And we as innovation investors have to watch out for when they may be on the wrong side of the law and the government damages their business. As the great investor John Templeton used to say, "When the government is getting in, investors should get out. And when the government is getting out, it's a green light for investors to get in."

So all of this technological change leaves a trail of broken businesses and bodies. And so, it's not all good. But it did tide us through this difficult time period.

Looking ahead, as the technology revolution begins to enable things like automated vehicles, well, what happens to the two million jobs which are one of the biggest job opportunities for truck drivers? Do they all lose their jobs? That might happen. I think all cars will be automated someday. I believe that that will happen further in the future than we think now. But it is it is going to cause a huge economic toll.

So all of these advances-- think of it as when you burn coal to power a utility which can enable electricity. There's a negative externality: the coal smoke spewing into the air. There are similar invisible negative externalities caused by this technology revolution which need to be dealt with.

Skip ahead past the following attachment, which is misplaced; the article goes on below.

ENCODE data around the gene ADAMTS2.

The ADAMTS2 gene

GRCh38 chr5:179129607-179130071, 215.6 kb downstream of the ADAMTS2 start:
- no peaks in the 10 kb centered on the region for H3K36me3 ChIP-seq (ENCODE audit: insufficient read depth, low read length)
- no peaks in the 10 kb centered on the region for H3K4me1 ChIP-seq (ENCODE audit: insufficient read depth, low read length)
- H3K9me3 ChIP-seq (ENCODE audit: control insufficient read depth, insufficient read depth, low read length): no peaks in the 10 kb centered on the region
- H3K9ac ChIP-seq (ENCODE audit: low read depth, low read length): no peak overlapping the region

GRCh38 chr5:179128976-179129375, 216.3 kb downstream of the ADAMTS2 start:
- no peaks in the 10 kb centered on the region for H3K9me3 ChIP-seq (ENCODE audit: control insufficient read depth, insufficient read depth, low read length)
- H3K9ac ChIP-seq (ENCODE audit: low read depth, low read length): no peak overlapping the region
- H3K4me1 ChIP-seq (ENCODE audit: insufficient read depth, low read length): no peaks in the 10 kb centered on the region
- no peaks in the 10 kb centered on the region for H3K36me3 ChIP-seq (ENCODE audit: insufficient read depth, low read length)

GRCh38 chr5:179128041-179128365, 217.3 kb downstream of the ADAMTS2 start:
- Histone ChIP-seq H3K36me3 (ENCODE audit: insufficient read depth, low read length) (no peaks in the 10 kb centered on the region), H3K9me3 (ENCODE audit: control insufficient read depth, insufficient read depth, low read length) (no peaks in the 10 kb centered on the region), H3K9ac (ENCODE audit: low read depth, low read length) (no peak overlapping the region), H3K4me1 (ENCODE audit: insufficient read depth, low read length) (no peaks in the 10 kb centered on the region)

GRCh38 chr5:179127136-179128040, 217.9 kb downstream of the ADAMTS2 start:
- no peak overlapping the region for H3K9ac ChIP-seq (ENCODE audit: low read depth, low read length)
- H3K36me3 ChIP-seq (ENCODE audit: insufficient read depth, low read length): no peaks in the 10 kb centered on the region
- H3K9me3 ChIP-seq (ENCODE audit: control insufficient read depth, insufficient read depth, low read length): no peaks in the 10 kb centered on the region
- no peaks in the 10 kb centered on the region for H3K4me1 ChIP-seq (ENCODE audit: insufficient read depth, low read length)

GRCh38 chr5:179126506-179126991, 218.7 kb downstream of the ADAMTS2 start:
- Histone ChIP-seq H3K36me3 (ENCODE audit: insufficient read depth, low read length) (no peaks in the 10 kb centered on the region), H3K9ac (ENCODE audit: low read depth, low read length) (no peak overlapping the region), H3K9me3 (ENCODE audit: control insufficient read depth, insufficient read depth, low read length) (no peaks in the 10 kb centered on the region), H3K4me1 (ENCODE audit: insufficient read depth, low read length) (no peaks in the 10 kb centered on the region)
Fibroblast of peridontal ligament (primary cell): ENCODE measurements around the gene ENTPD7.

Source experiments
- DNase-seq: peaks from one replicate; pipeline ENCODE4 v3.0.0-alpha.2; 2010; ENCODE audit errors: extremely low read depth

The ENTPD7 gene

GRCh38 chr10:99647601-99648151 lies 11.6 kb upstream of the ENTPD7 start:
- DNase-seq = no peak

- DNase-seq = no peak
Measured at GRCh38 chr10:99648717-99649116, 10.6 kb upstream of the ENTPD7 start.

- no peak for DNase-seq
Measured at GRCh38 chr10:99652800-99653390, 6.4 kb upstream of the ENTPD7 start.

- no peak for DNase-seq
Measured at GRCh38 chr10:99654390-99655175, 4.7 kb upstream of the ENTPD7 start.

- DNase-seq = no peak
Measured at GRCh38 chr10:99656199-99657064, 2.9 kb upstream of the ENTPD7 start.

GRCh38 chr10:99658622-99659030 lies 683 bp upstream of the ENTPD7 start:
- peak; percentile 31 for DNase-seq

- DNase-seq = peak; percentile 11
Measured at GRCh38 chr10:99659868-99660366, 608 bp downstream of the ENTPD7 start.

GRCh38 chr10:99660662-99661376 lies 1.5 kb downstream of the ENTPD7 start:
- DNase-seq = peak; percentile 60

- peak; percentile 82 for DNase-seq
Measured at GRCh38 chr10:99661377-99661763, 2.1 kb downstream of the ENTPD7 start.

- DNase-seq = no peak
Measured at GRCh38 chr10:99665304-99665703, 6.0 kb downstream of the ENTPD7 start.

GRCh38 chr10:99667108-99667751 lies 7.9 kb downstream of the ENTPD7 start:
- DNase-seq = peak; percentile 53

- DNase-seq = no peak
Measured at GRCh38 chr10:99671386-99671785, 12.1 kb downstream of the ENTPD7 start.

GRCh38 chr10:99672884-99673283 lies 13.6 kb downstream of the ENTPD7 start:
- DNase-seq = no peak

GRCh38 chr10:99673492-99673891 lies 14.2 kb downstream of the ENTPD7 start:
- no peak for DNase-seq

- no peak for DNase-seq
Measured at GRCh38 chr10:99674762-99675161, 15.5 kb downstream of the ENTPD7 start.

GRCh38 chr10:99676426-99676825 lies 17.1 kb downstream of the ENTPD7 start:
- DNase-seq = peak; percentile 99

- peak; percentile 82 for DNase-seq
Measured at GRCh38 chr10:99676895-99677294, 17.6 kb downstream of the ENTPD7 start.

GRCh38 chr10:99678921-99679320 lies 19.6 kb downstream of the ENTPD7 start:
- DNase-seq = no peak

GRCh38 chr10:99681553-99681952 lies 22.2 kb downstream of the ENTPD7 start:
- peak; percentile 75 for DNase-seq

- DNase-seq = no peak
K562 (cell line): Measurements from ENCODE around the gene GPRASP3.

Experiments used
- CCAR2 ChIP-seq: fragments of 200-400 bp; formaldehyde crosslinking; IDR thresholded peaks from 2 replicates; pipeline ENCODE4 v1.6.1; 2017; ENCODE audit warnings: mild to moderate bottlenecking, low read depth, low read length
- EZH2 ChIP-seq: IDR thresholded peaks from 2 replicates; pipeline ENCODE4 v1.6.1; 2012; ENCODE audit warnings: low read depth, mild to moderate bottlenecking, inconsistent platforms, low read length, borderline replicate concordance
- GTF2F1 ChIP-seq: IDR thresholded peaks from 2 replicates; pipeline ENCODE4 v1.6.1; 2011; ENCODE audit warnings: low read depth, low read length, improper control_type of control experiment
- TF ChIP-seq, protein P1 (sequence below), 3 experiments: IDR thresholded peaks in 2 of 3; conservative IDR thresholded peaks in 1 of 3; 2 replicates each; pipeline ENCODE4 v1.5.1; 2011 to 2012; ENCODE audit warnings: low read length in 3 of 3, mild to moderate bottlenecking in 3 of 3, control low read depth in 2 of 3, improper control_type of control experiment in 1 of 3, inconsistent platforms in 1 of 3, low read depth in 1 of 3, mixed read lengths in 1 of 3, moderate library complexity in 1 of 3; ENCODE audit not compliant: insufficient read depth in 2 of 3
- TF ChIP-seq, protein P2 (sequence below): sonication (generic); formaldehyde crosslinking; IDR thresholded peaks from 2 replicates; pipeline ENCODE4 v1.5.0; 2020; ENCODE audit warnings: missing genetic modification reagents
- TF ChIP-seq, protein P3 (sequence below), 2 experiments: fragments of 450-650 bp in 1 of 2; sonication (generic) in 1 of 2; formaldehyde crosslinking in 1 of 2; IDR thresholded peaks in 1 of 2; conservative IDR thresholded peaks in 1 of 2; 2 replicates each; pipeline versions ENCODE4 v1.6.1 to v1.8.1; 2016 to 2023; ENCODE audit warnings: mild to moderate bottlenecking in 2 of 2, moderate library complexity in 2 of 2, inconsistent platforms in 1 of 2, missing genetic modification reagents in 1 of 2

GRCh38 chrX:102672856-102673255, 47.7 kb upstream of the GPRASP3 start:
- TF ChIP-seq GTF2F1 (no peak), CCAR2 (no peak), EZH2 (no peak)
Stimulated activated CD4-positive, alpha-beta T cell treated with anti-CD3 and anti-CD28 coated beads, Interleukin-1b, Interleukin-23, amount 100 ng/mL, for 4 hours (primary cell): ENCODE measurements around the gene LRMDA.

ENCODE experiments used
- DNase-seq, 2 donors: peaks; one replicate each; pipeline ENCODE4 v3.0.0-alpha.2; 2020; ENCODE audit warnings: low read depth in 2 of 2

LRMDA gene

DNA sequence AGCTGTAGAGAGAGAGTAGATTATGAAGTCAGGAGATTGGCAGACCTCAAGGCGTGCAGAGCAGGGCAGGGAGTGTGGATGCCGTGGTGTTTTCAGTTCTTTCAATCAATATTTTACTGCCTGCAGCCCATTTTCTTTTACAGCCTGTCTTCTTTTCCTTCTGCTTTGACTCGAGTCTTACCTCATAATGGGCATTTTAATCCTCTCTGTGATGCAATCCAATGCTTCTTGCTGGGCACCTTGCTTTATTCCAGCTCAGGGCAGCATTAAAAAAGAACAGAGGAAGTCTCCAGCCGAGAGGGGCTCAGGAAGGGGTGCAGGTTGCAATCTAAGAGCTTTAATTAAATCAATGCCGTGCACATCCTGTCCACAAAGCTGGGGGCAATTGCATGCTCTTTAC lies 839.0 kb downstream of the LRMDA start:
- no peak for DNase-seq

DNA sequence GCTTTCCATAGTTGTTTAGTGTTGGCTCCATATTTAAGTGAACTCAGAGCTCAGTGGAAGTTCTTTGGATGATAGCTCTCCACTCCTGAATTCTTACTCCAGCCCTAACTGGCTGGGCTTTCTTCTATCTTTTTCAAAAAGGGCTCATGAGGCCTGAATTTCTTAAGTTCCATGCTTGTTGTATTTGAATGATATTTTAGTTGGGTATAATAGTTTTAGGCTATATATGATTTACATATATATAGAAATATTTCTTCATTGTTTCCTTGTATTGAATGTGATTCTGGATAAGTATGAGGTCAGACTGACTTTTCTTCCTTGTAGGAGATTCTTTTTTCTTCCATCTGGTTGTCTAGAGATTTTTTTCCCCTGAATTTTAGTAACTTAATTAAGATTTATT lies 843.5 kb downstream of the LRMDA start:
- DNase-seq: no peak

And if some of these technology companies, which we call often the work from home companies-- if they are creating more negative externalities than the market appreciates, then that will likely come home to roost. So there is a dark side of this technology revolution as well as a bright side.

And I would say that one of the major dark sides to this, which I didn't mention, is income inequality. And the reason is that people at the top end of the income scale have greater access to the benefits of the technology revolution. They're more likely to be computer-literate.

The people at the lower end of the economic spectrum have less access, and are likely to be harmed to a greater degree than people with more income. So this technology revolution is not all good, by any means. There's a lot of bad to it. However, it is progress and I would hate to think that a world war or a government takeover of free market capitalism would put an end to it because I think it's, on balance, very good.

The technology revolution can be a very fickle friend. If we look at mobility, for example-- we're social animals. We have physiological needs, we want to be safe. But also, once we get beyond that, we want love and belonging. So dating sites are big businesses now. Pets are a huge industry because they satisfy our need for belonging.

We want self-esteem. We want other people to think well of us. And we want self-actualization. We want to "be the best we can be." And the technology revolution has exploited this phenomenon, in part by making us more mobile transforming the way we communicate, the way we work, the way we engage in commerce.